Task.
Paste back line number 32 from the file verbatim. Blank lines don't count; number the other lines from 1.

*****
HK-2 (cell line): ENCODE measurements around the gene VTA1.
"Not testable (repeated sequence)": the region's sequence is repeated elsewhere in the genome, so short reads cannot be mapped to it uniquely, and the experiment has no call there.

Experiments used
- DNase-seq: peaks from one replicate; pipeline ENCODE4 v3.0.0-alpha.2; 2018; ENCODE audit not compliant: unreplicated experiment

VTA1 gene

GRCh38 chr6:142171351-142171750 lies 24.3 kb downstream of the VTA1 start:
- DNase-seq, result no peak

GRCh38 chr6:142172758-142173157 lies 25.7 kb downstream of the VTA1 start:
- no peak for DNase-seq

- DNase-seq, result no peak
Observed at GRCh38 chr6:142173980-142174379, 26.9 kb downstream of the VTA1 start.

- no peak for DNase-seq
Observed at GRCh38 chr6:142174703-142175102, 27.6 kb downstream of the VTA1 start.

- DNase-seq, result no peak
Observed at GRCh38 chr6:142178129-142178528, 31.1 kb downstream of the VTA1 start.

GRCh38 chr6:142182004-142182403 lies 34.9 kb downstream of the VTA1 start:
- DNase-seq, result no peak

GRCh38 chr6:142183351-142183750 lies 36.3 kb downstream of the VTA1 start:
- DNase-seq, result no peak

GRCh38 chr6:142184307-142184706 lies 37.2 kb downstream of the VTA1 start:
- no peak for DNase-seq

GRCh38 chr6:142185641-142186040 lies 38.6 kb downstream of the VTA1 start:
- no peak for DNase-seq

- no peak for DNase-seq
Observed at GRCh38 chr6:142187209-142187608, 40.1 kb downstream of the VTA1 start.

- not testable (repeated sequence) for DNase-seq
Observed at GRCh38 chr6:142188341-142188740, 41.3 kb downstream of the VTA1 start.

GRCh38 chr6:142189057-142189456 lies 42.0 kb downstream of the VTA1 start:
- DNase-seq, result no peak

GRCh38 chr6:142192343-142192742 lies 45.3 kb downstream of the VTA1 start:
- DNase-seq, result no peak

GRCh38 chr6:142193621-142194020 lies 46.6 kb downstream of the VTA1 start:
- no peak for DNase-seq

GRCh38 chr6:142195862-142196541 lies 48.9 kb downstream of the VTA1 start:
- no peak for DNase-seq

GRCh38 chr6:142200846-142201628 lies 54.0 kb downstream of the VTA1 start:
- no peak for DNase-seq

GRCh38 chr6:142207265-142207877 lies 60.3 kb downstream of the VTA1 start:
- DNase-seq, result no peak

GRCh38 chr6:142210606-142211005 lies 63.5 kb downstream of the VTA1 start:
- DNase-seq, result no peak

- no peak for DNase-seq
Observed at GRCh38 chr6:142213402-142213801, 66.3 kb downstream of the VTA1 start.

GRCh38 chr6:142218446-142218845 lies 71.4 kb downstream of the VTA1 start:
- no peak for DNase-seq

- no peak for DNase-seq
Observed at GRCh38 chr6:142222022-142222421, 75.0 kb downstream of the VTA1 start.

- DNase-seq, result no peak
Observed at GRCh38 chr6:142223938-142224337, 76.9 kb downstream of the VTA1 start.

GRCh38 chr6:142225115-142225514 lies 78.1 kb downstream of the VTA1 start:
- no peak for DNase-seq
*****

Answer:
GRCh38 chr6:142193621-142194020 lies 46.6 kb downstream of the VTA1 start: